STENA AB TAKES UP JOINT CRISIS WORK
Our society is becoming increasingly vulnerable and the risk of being subjected to various types of crises has increased. As a company, it is no longer a question of if you will experience a crisis – but rather when. But by being well prepared, you have a good chance of minimizing the damage. With this in mind, Stena AB has initiated joint crisis work across the entire Group.
“Safety, high quality and deliveries that meet or even exceed our customers’ expectations characterise the way we operate and our brand. It is crucial to handle unexpected events and emergencies in order to protect our employees, customers and guarantee our deliveries in the event of a crisis. The responsibility rests largely with our companies, but to coordinate and be of support, we have at the Stena AB level developed a new structure to handle potential crises”, says Staffan Hultgren, Vice President of Stena AB.
Stena has so far been spared from major crises. But when the terrorist attack on Drottninggatan in Stockholm occurred last year, many employees from different companies in the group were in the vicinity. It became clear that among other things, a common system for crisis communication was needed. In this situation it was Linda Mickelson, HR Manager for Stena Rederi and Magnus Carling, Information Security Manager for Stena AB who took on the task of trying to reach everyone who could possibly be in the area – which required relatively extensive detective work.
“The incident showed that we need to be better prepared. Crises can look so different today and may span many areas. When it comes to safety at sea and security on board we are very competent, but now we need to take an even broader approach”, says Magnus Carling.
Together with Linda Mickelson, Magnus Carling leads the effort on joint crisis work in Stena AB, as designated by Staffan Hultgren. The crisis group will not be an operational group, but rather a planning unit that coordinates the other groups in the company. It will also manage the crises where several companies are impacted and will lead joint Group exercises.
“By working across the entire Group, we can gather valuable experiences from other companies and spread this knowledge”, says Linda Mickelson.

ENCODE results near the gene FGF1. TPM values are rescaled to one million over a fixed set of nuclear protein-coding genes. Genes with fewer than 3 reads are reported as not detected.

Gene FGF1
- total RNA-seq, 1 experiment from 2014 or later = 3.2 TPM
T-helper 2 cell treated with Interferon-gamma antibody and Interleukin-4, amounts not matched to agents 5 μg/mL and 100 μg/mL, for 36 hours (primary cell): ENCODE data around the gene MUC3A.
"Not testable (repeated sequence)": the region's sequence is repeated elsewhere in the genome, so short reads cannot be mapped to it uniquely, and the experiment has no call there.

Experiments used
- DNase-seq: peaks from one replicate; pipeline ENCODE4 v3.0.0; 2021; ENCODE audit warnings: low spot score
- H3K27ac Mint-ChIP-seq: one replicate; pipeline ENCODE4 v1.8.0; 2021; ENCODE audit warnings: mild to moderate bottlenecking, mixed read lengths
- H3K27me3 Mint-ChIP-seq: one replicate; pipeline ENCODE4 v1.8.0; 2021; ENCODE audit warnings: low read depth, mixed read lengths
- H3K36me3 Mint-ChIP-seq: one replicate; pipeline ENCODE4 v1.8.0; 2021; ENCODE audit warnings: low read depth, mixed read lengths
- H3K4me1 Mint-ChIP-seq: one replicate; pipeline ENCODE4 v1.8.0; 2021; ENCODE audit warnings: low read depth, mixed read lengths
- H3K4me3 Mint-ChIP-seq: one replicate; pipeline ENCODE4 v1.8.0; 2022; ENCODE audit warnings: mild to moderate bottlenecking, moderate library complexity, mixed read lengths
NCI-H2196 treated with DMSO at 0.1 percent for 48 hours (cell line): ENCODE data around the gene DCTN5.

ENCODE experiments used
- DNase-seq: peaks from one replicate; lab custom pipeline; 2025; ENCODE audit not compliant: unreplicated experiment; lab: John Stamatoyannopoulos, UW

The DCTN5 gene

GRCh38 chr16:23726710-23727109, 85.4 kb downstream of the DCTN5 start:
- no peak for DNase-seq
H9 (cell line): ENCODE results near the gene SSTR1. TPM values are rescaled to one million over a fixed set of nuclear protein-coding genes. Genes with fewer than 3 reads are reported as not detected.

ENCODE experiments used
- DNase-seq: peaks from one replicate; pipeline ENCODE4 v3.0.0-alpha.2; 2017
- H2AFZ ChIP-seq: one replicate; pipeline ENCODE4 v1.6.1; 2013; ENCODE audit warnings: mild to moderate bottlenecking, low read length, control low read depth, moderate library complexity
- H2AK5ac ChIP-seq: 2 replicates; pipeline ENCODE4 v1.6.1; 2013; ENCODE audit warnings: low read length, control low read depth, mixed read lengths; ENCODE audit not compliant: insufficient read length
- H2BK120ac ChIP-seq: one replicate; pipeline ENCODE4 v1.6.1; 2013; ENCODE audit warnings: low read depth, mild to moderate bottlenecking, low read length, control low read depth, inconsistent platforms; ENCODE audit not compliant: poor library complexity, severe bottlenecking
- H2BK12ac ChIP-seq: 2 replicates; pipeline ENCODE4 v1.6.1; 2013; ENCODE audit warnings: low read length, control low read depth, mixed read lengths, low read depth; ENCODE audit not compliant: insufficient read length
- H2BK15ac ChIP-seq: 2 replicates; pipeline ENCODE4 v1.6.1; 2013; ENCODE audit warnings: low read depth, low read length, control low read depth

Unexpected crises, beside terrorism for example, can occur due to natural disasters, cyber attacks and accidents. An example of an accident that had serious consequences for the entire country was when a Polish airplane crashed in Russia in 2010. Onboard were, among others, the President of Poland, several high-ranking politicians, military leaders and trade union leaders.
“Even though it is well known that you should not let all key people travel together in this way, many organizations still do just that”, says Magnus Carling.
The timetable for this crisis work states that the organization and the process must be in place before the end of the year. After that, exercises will begin on a smaller scale. Then the goal is for all companies in the Group to practice at least once a year. In parallel, an emergency communication system will also be established so all employees can be reached when necessary.
“With more knowledge we will be able to protect lives, values and our brand”, says Magnus Carling.
WE ASK LOTTIE KNUTSON
Lecturer, journalist, writer and chair of Stena Line’s board of directors with extensive experience in crisis work and crisis communications – including SAS air crash in Gottröra, the tsunami disaster, the volcanic ash cloud and a number of cyber incidents.
What should one consider when building up crisis team work?
– The risk today is that we base too much of our preparedness on different apps and digital systems. It creates enormous vulnerability if we get hacked. What do we do if we, for example, can’t use our own website for information, can’t reach our phone contacts, can’t make calls with our mobile phones or even come into work because our digital access control isn’t functioning? Digital tools are good and we should use them, but we need to practice the analogue as well.
How do we do that?
– It’s important to really test, practice and think about what can happen if the ordinary digital systems are knocked out. A good first step might be to have a parallel website so you can access information anyway. The emergency checklist you have should also be in paper form. The costs of the attacks may be extreme if you are not prepared. Just look at Maersk who lost around MSEK 2,000 because they were vulnera-ble to a cyber attack. Or the alleged IT scandal that hit the Transport Agency, which led to a number of board members and senior management being shown the door.
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